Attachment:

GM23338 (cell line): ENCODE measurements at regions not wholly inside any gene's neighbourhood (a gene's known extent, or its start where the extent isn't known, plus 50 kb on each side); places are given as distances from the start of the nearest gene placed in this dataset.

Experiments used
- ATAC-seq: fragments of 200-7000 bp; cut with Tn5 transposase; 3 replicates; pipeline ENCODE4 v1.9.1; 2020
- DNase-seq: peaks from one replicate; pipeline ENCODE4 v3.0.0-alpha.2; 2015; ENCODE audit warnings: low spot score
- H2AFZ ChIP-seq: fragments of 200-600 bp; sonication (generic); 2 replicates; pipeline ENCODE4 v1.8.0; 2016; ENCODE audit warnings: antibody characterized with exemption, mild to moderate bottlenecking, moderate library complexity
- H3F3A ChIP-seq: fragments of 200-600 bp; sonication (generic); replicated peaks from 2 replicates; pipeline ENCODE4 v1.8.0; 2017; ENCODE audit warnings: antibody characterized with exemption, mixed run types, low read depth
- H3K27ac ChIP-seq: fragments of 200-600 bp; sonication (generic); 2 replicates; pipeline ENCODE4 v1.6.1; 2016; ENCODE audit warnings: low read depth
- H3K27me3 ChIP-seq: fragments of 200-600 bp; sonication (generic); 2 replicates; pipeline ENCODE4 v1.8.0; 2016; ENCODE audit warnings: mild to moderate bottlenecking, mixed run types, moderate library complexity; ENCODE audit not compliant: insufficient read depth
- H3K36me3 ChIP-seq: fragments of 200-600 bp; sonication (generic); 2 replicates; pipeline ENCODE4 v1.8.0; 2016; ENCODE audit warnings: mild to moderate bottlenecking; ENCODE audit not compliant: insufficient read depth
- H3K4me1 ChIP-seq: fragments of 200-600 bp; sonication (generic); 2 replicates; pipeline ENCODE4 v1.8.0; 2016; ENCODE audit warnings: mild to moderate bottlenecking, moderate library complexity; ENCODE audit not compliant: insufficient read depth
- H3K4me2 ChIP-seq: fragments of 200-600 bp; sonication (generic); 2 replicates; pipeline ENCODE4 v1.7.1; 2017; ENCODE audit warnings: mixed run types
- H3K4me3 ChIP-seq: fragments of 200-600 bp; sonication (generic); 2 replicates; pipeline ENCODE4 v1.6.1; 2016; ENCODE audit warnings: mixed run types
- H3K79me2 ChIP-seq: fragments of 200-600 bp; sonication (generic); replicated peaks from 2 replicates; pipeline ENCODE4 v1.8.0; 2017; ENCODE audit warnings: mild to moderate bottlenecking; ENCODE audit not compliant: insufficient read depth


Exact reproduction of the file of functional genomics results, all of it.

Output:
GM23338 (cell line): ENCODE measurements at regions not wholly inside any gene's neighbourhood (a gene's known extent, or its start where the extent isn't known, plus 50 kb on each side); places are given as distances from the start of the nearest gene placed in this dataset.

Experiments used
- ATAC-seq: fragments of 200-7000 bp; cut with Tn5 transposase; 3 replicates; pipeline ENCODE4 v1.9.1; 2020
- DNase-seq: peaks from one replicate; pipeline ENCODE4 v3.0.0-alpha.2; 2015; ENCODE audit warnings: low spot score
- H2AFZ ChIP-seq: fragments of 200-600 bp; sonication (generic); 2 replicates; pipeline ENCODE4 v1.8.0; 2016; ENCODE audit warnings: antibody characterized with exemption, mild to moderate bottlenecking, moderate library complexity
- H3F3A ChIP-seq: fragments of 200-600 bp; sonication (generic); replicated peaks from 2 replicates; pipeline ENCODE4 v1.8.0; 2017; ENCODE audit warnings: antibody characterized with exemption, mixed run types, low read depth
- H3K27ac ChIP-seq: fragments of 200-600 bp; sonication (generic); 2 replicates; pipeline ENCODE4 v1.6.1; 2016; ENCODE audit warnings: low read depth
- H3K27me3 ChIP-seq: fragments of 200-600 bp; sonication (generic); 2 replicates; pipeline ENCODE4 v1.8.0; 2016; ENCODE audit warnings: mild to moderate bottlenecking, mixed run types, moderate library complexity; ENCODE audit not compliant: insufficient read depth
- H3K36me3 ChIP-seq: fragments of 200-600 bp; sonication (generic); 2 replicates; pipeline ENCODE4 v1.8.0; 2016; ENCODE audit warnings: mild to moderate bottlenecking; ENCODE audit not compliant: insufficient read depth
- H3K4me1 ChIP-seq: fragments of 200-600 bp; sonication (generic); 2 replicates; pipeline ENCODE4 v1.8.0; 2016; ENCODE audit warnings: mild to moderate bottlenecking, moderate library complexity; ENCODE audit not compliant: insufficient read depth
- H3K4me2 ChIP-seq: fragments of 200-600 bp; sonication (generic); 2 replicates; pipeline ENCODE4 v1.7.1; 2017; ENCODE audit warnings: mixed run types
- H3K4me3 ChIP-seq: fragments of 200-600 bp; sonication (generic); 2 replicates; pipeline ENCODE4 v1.6.1; 2016; ENCODE audit warnings: mixed run types
- H3K79me2 ChIP-seq: fragments of 200-600 bp; sonication (generic); replicated peaks from 2 replicates; pipeline ENCODE4 v1.8.0; 2017; ENCODE audit warnings: mild to moderate bottlenecking; ENCODE audit not compliant: insufficient read depth